Exile and Pain In Three Elegiac Poems


There is a great similarity between the three elegiac poems, The Wanderer, The Wife of Lament, and The Seafarer. This similarity is the theme of exile. Exile means separation, or banishment from ones native country, region, or home. During the Anglo Saxon period, exile caused a great amount of pain and grief. The theme is shown to have put great sadness into literature of this time period. The majority of the world's literature from the past contains the theme of exile.

The Wife of Lament is another perfect example of literature with exile, and was written by an unknown author. The most striking example of exile in this poem can be seen in the passage when she says, "A song I sing of sorrow unceasing, the tale of my trouble, the weight of my woe, woe of the present, and woe of the past, woe never-ending of exile, and grief, but never since girlhood greater then now." The woman's husband left her in a life of exile, after he left. She is constantly looking for him, and finds a life that is quite similar to being locked away in prison. She is locked up in a cave under a tree. Her joy comes from thinking that her husband is as miserable as her.

In the first passage from the poem, The Wanderer, it speaks of exile by saying, "To the wanderer, weary of exile cometh Gods pity, compassionate love, though woefully toiling on wintry seas with churning oar in the icy wave, homeless and helpless he fled from fate." It can be easily seen, in this passage, how common exile was in the poem, but also what a great pain it must have been to deal with the trial. The author continually describes how incredibly miserable he is living his life in exile, how awful it is to have to live without the guidance from a higher rank being a lord and king in this case, how there is no one to talk to and to share ones feelings with, and how there is no money or riches of any kind? for a man who is living in exile. For the most part, the poem is sad and depressing and the reader easily sees what this man is going through and how terrible it must be for him to live without all the things many others take for granted everyday of their lives. The author of this poem, who has obviously been exiled, does an exquisite job of showing, maybe even teaching, to the reader how important the things are that you lose in life when exiled, no matter how rich or poor you are. You take the greatest loss of all when you are exiled, you take the loss of losing everything that makes it seem purposeful for you to live out the day you just began. This is obviously the idea the author is trying to get across in this poem.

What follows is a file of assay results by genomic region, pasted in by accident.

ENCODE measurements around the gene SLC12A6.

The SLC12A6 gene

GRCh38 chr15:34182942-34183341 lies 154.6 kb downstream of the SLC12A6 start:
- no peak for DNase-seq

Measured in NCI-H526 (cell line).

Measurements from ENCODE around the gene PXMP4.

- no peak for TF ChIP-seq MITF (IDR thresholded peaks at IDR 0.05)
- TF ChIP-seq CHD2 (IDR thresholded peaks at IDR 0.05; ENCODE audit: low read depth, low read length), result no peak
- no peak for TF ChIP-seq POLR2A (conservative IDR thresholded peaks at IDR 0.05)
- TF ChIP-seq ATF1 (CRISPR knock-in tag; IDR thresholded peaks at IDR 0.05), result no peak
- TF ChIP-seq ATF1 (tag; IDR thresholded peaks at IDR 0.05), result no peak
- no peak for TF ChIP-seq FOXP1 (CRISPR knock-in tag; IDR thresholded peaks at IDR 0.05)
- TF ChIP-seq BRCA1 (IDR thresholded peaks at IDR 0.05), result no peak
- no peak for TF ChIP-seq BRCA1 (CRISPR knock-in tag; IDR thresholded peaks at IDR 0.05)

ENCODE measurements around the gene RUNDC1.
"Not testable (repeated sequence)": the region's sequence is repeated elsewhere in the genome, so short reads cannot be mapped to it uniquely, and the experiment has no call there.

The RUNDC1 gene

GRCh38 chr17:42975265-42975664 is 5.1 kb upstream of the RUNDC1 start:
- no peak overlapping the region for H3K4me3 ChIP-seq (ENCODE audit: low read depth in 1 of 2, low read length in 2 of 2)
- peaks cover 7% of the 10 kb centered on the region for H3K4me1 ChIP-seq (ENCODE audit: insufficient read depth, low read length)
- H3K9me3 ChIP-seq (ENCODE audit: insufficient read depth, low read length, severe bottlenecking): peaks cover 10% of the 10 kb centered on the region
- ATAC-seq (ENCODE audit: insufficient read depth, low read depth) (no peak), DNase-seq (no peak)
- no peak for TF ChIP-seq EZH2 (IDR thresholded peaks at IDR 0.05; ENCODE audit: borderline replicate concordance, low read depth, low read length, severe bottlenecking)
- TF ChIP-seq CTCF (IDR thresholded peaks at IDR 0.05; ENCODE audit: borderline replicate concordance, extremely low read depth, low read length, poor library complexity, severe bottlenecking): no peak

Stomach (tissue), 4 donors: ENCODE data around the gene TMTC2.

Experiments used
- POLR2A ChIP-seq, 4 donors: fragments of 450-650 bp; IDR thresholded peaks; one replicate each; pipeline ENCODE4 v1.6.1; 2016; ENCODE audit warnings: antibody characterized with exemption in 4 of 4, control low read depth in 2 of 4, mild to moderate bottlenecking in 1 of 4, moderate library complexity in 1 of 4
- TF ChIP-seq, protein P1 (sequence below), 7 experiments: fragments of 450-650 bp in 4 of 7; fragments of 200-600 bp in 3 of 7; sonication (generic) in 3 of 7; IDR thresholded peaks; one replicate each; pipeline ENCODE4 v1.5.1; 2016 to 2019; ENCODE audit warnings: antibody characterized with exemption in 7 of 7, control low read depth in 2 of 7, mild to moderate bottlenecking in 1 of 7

Throughout the poem The Seafarer, also composed by an unknown author, it is obvious that the man is not exiled directly in the ways people have been exiled in the other poems, however being stuck on a ship is in many ways quite similar to being exiled from your homeland. Numerous passages in this poem show this mans painful life at sea. The one that stands out most greatly to me is this passage; "No man sheltered on the quiet fairness of earth can feel how wretched I was, drifting through winter on an ice-cold sea, whirled in sorrow, alone in a world blown clear of love, hung with icicles." This man may not have been exiled in the same way that the others had been, however his life was full of misery and nothing seemed right for him, as shown in the quote. The things everyone takes for granted, when living on land, he missed because all he knew was the wretched sea and all the misery it was causing him. Among the things he desperately missed were mead, a drink made of fermented honey, his lord, and his friends voices. To some these things might seem amazingly simplistic, however anyone stuck at sea would start to miss the simplest things that they never even thought twice about getting, and begin to miss them more incredibly